Happy Thanksgiving!!! It’s always good to be home, even though there are no cultural places to visit nearby, or Diners and Dives restaurants. There’s also little rain, traffic, or noise – although cows make a lot of noise from time to time.
Yesterday was such a beautiful day that I took my big lens out for a walk to experiment with it. I took the wide-angle with me, but never got it out. It was too much fun to get up close and personal with the mountains.
These mountains I do know, and I know that we are looking east. The Sierra Nevada range is a Spanish name meaning sawtooth snowy. It must have been loggers that named it, but I think they were accurate in their description.
You can see that east of the valley is more frequently range land and not farming, although we do have groves of citrus in this area. Mountains compose 2/3 of Tulare County. This location is only about 40 minutes from the mountains where you visit Sequoia National Park.I love the layers of hills and mountains. It’s hard to capture them with even the big lens., but we had rain while I was away, and the mountains took on a thin layer of snow which helps show their definition. Unfortunately for capturing the sky, I waited just about an hour too long before going outside. While it is clear as a bell from 10:00 to about 2:00, after that there is a winter haze that settles in.These pictures may all start to look the same to you. I’m having to go back and forth a little to make sure I don’t pick the same picture accidentally because I didn’t save all the pictures in the file, and I didn’t go in order. I just stand in one place and pivot, so there is a lot of similarity. I’m sure every little peak has a name, but I don’t know them. However, I do have my favorites, and this little saw blade on the left side of the picture is one of them.
Just so you know, there are foothills on every side. This picture points northwest.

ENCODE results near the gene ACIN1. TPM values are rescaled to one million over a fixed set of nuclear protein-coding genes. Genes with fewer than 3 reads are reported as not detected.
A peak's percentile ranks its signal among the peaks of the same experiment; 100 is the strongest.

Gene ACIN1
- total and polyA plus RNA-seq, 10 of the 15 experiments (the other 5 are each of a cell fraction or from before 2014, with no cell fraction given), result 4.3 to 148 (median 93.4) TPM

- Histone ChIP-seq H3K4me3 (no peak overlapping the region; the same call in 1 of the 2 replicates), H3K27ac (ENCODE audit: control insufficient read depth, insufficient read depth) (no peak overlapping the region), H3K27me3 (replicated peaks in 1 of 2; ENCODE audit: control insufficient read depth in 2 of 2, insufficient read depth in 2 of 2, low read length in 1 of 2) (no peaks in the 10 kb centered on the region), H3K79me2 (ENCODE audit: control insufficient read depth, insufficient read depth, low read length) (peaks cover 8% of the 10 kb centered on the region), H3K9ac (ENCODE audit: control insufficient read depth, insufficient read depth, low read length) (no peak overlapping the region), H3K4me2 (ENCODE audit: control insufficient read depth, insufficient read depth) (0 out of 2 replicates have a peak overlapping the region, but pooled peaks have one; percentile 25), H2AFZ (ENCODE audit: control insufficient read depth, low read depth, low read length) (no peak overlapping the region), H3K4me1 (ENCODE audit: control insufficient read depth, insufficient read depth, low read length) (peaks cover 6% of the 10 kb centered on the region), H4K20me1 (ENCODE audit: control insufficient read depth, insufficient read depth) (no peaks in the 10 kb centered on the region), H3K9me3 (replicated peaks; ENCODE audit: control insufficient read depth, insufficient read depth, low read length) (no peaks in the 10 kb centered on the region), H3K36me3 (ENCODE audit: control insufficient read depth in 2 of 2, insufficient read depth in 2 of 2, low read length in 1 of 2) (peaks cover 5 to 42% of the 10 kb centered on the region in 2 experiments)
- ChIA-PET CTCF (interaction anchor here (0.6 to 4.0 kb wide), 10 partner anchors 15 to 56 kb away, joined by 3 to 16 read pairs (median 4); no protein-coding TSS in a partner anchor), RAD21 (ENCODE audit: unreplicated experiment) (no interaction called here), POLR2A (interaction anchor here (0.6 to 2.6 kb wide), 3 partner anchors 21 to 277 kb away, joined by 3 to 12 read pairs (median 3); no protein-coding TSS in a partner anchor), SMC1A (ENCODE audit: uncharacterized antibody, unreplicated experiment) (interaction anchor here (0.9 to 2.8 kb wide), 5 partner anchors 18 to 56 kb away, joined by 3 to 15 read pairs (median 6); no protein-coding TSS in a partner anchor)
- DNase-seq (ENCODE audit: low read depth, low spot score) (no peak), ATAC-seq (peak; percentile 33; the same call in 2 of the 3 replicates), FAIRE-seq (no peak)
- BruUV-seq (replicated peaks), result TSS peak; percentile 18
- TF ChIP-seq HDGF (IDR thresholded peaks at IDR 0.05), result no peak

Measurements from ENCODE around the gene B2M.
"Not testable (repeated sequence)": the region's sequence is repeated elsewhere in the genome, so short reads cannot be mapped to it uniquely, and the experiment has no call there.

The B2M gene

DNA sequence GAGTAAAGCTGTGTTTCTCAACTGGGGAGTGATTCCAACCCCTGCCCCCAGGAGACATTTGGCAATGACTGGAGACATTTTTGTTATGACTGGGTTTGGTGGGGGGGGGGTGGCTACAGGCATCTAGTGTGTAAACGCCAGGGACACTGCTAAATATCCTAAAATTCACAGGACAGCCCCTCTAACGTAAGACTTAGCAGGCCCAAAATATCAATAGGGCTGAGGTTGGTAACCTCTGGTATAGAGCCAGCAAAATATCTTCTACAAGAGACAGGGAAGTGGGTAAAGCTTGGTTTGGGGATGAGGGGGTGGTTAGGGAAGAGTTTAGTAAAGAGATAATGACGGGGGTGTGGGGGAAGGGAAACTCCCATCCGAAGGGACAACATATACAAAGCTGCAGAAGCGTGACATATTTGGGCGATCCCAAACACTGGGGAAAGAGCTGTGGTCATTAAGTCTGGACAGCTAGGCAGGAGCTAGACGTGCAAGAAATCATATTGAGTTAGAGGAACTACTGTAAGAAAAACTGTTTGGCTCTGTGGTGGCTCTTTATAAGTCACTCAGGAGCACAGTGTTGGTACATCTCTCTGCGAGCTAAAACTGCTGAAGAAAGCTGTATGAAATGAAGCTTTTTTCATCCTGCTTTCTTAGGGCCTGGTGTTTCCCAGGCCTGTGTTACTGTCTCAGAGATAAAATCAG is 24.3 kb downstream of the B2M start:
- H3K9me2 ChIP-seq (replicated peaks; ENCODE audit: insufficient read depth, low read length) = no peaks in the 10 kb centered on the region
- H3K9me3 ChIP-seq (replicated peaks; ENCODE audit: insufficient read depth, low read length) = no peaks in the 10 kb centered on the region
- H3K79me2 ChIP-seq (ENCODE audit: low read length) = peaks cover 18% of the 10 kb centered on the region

And this one points due west. See I really do know my directions.Since I’m from deciduous Indiana, autumn is not complete without leaves. The sun was almost ready to set making these leaves shimmer and shiver with the impending dusk.Even the ugly leaves are pretty in the sun.
I got a phone call at just about this time, and missed the sunlight on the dandelions. They looked etherial on the hillside. The more I take pictures, the more I am aware that if I don’t snap the picture from exactly the right place at exactly the right time, I miss it. I can walk one step and the view changes. This drives me nuts when I am driving and I can’t stop the car soon enough. In this case I had to settle for dandelions on flat land, not circling the tree like alien landing lights.This at least gives you a glimpse of the magic I saw magnified through my mega 75-300 lens. Hope you enjoyed being back home again in Tulare County, California.
- Sequoia National Park Turns 122 (theepochtimes.com)
- Trevor Taylor added a discussion to the group Tree Hugger’s Focus Group (community.humanityhealing.net)
9 responses to “Magnified Fall in the Foothills”
Absolutely fabulous!! I was enamoured. “The sun was almost ready to set making these leaves shimmer and shiver with the impending dusk.” Pure poetry. I loooved sweeping along the slopes of those gorgeous mountains, and I was quite content to see some trotting horses there, and those leaves…woooo gorgeous. I just adored this WELL done!!
It was fantastic! So warm. So opposite of the drenched metropolis Seattle and surrounding .countryside south of there to Tumwater where they used to make beer. Now they just make water. Had lunch by a beautiful falls which I’ll post some day, hopefully! 🙂 thanks my friend. Your new Gravitar – hilarious. I think I had enough pluvial night to last me a while. 🙂
Oh I would adore seeing some shots of the falls you mention!!! Oh it looks like such a grand time. Whilst you were doing that, I was feeding horses carrots. 😀 I am glad you like my grannie pic- note the wig is fabulous tint of steel grey 😉
I have a story to go with a steel gray wig. Remind me and I’ll tell it to you sometime. It was a hilarious fall! One of my most public ones.
Falling AND a steel grey wig was also involved? This I MUST hear all about! And now the night closes in, and enshrouds, so ta ta, to you for now, until the morrow, where you must reveal all. Ta la, night cheers to you lass,
Too bad I didn’t have pictures. My brother had just grown a foot in a year to the enormous height of 6’3″. I was 5’4.5″, and SLIGHTLY competitive. In it’s defense, the wig was only streaked with gray, and styled in a style that is popular now, shorter in back and longer in front, straight with bangs. At 16 I felt sophisticated, for some reason, with it on. Besides I could have bad hair days. OK that’s a teaser.
Wonderful photos, Marsha. Happy Thanksgiving to you too. 🙂
We fell in love with the Eastern Sierras when we spent time there earlier this year. Your photos bring back lovely memories. Thank you. 🙂
They are lovely. I don’t usually see them from that perspective, but friends have a yearly tradition of spending a week there every June.